Pint-sized problem: How 49ers are making up for lack of size at receiver
The San Francisco 49ers have five receivers that, barring injury, appear to have strong holds on roster spots for Week 1 in September: Pierre Garçon, Jeremy Kerley, Marquise Goodwin, Aldrick Robinson and Trent Taylor.
The heights of those wideouts: 6-foot, 5-foot-9, 5-foot-9, 5-foot-10 and 5-foot-8. They aren’t likely to beat the Warriors in a pickup game anytime soon.
The lack of size is apparent throughout the 11-man depth chart, not just the players most likely to make the team. Seven of the 49ers’ receivers are below 6 feet. DeAndre Smelter is the tallest at 6-foot-2.
The standard for elite receivers, in many cases, is the big, fast and athletic pass catcher that can beat defenses both over the top and in traffic. Atlanta’s Julio Jones (6-4, 220) is the obvious example. He logged 3,280 yards receiving with 14 touchdowns the last two seasons with Shanahan as his offensive coordinator.
But 49ers coaches appear okay with their lack of size on the outside.
“Whether a guy a guy is 6-3 or 5-foot-8, for us, it’s can the guy get separation,” receivers coach Mike LaFleur said. “We got a group of guys that know how to separate. We got a group of guys that are fast, wet got guys that can catch the football. So for us, the size thing is no issue.”
Indeed, the 49ers make up for their small frames with quickness and the ability to create space from defenders to open up windows for the quarterback.
Four of those five players expected to make the team are new to San Francisco. All five were signed by Kyle Shanahan and John Lynch, who decided to bring back Kerley after he led the 49ers in receiving in 2016.
Garçon, Robinson and Goodwin were free agents. Taylor was taken in the fifth round in the NFL draft this spring. Shanahan turned over at least 80 percent of the receiving corps after the passing attack ranked dead last in 2016 under Chip Kelly. There’s a chance Shanahan keeps six receivers for the 53-man roster.
When they’re not running routes, they better block. Because the 49ers are going to heavily feature the running game to make sure signal caller Brian Hoyer isn’t the only focal point of the offense. Shanahan devised a top-five rushing attack with Atlanta last season to aid league MVP Matt Ryan and the league’s No. 3 passing attack.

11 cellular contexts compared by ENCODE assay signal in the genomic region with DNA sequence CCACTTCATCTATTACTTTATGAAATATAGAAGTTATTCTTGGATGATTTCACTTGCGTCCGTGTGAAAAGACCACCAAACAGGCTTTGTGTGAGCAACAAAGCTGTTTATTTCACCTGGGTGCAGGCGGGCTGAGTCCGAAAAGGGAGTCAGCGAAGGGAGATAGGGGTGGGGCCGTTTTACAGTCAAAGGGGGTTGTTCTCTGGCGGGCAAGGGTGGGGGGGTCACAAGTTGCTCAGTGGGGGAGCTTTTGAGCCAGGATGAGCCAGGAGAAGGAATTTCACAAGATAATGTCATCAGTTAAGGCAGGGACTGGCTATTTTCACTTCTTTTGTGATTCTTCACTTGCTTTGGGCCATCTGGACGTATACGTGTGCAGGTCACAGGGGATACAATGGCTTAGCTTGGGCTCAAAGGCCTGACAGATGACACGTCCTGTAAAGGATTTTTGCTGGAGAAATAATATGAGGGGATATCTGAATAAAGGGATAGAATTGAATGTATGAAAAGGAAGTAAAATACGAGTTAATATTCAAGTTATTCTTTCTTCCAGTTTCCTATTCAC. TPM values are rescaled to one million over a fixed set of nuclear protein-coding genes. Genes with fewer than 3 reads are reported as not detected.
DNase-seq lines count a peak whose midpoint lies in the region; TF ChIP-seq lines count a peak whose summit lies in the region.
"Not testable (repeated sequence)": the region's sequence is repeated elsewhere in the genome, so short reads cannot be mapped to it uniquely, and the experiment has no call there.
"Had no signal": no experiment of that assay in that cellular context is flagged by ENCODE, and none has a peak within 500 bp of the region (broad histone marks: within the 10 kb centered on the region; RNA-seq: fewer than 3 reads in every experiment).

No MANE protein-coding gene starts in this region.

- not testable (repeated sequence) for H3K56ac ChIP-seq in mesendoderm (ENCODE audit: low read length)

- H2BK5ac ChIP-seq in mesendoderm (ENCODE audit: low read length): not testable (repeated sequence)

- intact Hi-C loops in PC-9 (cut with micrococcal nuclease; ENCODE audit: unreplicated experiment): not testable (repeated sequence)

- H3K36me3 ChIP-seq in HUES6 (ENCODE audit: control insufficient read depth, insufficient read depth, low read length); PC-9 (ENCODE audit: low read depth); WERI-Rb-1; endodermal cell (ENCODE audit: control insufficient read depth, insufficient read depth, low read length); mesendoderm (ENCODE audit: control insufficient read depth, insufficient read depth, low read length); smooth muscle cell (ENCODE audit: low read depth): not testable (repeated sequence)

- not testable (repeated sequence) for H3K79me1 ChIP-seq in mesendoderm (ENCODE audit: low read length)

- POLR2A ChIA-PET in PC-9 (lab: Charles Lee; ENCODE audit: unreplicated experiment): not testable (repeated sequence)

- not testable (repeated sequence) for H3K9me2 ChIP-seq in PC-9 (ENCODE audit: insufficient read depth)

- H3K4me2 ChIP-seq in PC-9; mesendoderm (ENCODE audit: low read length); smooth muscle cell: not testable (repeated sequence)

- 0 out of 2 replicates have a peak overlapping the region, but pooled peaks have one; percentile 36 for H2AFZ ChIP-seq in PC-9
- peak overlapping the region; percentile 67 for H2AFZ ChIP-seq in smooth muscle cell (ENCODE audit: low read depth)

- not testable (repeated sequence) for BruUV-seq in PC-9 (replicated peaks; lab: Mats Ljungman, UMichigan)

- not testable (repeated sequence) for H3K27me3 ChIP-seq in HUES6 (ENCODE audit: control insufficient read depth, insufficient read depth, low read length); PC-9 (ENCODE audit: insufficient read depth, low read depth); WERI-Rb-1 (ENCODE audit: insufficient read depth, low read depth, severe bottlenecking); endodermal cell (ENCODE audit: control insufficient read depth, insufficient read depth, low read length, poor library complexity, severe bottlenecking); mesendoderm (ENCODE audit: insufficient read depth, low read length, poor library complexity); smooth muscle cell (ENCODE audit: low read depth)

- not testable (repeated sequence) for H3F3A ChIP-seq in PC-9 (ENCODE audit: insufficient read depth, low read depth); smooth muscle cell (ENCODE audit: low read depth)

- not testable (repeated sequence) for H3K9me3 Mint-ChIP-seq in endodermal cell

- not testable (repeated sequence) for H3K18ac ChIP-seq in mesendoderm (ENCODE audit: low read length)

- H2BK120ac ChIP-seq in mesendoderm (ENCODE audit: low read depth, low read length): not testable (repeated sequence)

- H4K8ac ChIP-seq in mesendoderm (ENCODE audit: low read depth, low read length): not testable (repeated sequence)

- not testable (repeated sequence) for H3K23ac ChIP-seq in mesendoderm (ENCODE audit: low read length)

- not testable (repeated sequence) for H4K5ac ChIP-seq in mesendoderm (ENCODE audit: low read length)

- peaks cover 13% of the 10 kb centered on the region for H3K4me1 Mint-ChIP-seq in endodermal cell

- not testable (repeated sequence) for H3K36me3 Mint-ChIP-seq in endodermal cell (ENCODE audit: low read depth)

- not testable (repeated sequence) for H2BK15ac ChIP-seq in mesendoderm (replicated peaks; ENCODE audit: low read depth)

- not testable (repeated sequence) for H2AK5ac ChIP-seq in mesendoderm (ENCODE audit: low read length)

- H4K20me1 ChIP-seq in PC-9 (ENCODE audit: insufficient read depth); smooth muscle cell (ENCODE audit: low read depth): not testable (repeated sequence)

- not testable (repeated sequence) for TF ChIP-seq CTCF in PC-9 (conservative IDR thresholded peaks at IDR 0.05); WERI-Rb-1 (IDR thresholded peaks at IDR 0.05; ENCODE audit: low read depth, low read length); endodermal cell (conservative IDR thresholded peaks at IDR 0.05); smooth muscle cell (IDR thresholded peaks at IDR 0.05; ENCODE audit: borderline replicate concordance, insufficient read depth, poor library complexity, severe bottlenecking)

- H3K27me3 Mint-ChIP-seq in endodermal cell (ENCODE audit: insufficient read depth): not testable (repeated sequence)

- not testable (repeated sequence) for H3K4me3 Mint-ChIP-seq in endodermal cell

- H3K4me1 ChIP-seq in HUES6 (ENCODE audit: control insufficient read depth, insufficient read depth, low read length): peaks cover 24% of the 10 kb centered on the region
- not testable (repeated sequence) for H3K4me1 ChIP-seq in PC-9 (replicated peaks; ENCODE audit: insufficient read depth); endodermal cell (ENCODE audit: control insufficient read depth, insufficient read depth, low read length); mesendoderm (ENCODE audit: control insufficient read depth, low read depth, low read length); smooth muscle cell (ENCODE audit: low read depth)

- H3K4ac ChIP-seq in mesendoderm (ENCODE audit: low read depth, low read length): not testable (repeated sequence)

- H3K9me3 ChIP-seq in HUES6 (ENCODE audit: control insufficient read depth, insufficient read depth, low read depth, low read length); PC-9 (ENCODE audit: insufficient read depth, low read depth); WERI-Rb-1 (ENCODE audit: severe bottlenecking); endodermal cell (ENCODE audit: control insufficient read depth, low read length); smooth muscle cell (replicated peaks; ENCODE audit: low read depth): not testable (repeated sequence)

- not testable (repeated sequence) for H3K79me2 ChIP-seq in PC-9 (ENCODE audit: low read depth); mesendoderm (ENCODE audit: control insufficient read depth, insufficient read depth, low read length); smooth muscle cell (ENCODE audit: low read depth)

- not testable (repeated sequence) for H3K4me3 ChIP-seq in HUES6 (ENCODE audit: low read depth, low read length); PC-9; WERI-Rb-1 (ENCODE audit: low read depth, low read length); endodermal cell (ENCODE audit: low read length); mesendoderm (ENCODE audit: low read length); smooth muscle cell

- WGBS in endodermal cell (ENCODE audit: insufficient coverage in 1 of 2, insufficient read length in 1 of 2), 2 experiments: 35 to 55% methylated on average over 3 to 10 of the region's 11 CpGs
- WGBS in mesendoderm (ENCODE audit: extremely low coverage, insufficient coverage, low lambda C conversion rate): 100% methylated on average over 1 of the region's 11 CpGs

Shanahan’s outside Zone scheme means the receivers may often be lead blockers on wide running plays.
“I give them different things and different ways to block bigger guys,” said LaFleur. “But at the end of the day it’s just going to be (about) ‘want-to’ for them. And I look at a guy like Taylor Gabriel in Atlanta, who I know is not a very big guy. You watch him block and he’s as good of a blocker as anyone. Strong dude, knows exactly what to do and he wanted to do it.
“So we inserted him in Atlanta as much as anybody. And he got it done. Justin Hardy was the same way. Our guys have watched those guys. They know what it’s going to take to get that done and that’s what the expectation is for them.”
Taylor (5-8, 181), the 49ers’ fifth-round pick this spring from Louisiana Tech, is among the most intriguing of the group. He led college football with 136 receptions for 1,803 yards and figures to compete for time in the slot.
He’s small and slow in a straight line but has proven to be a tough cover throughout San Francisco’s offseason program. He regularly finds himself open in one-on-one coverage and in the soft spots of zone defenses.
“There’s plays that are designed to go (Taylor’s) way,” LaFleur said. “He has to beat that man-to-man. If he beats it, the ball’s coming his way. There’s a lot of plays that he’s designed to get a (linebacker) to step up, if the ‘backer doesn’t step up, he finds a way to get the ball and he gets yards.
“No matter what route he was running, the ball was always coming his way and he was finding ways to make plays. That’s what stuck out for us.”